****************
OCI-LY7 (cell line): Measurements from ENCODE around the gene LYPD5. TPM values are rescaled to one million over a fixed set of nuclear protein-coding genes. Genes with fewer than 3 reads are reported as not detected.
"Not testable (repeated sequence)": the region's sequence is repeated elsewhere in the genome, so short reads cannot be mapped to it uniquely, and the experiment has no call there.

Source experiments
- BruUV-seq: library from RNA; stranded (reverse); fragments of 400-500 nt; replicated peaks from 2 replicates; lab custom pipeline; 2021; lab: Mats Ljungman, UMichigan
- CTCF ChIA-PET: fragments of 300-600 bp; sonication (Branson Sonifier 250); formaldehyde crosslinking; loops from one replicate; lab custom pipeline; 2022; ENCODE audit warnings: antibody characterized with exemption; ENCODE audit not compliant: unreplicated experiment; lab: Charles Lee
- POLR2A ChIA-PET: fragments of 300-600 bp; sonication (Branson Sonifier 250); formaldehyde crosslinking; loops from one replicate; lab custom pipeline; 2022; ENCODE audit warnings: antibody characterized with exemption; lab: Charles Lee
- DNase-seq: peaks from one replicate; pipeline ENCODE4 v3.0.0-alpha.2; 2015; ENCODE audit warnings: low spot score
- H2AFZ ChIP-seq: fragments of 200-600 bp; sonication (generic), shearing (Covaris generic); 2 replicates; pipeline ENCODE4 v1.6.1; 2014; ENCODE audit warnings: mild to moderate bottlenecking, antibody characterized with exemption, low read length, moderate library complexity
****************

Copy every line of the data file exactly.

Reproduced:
OCI-LY7 (cell line): Measurements from ENCODE around the gene LYPD5. TPM values are rescaled to one million over a fixed set of nuclear protein-coding genes. Genes with fewer than 3 reads are reported as not detected.
"Not testable (repeated sequence)": the region's sequence is repeated elsewhere in the genome, so short reads cannot be mapped to it uniquely, and the experiment has no call there.

Source experiments
- BruUV-seq: library from RNA; stranded (reverse); fragments of 400-500 nt; replicated peaks from 2 replicates; lab custom pipeline; 2021; lab: Mats Ljungman, UMichigan
- CTCF ChIA-PET: fragments of 300-600 bp; sonication (Branson Sonifier 250); formaldehyde crosslinking; loops from one replicate; lab custom pipeline; 2022; ENCODE audit warnings: antibody characterized with exemption; ENCODE audit not compliant: unreplicated experiment; lab: Charles Lee
- POLR2A ChIA-PET: fragments of 300-600 bp; sonication (Branson Sonifier 250); formaldehyde crosslinking; loops from one replicate; lab custom pipeline; 2022; ENCODE audit warnings: antibody characterized with exemption; lab: Charles Lee
- DNase-seq: peaks from one replicate; pipeline ENCODE4 v3.0.0-alpha.2; 2015; ENCODE audit warnings: low spot score
- H2AFZ ChIP-seq: fragments of 200-600 bp; sonication (generic), shearing (Covaris generic); 2 replicates; pipeline ENCODE4 v1.6.1; 2014; ENCODE audit warnings: mild to moderate bottlenecking, antibody characterized with exemption, low read length, moderate library complexity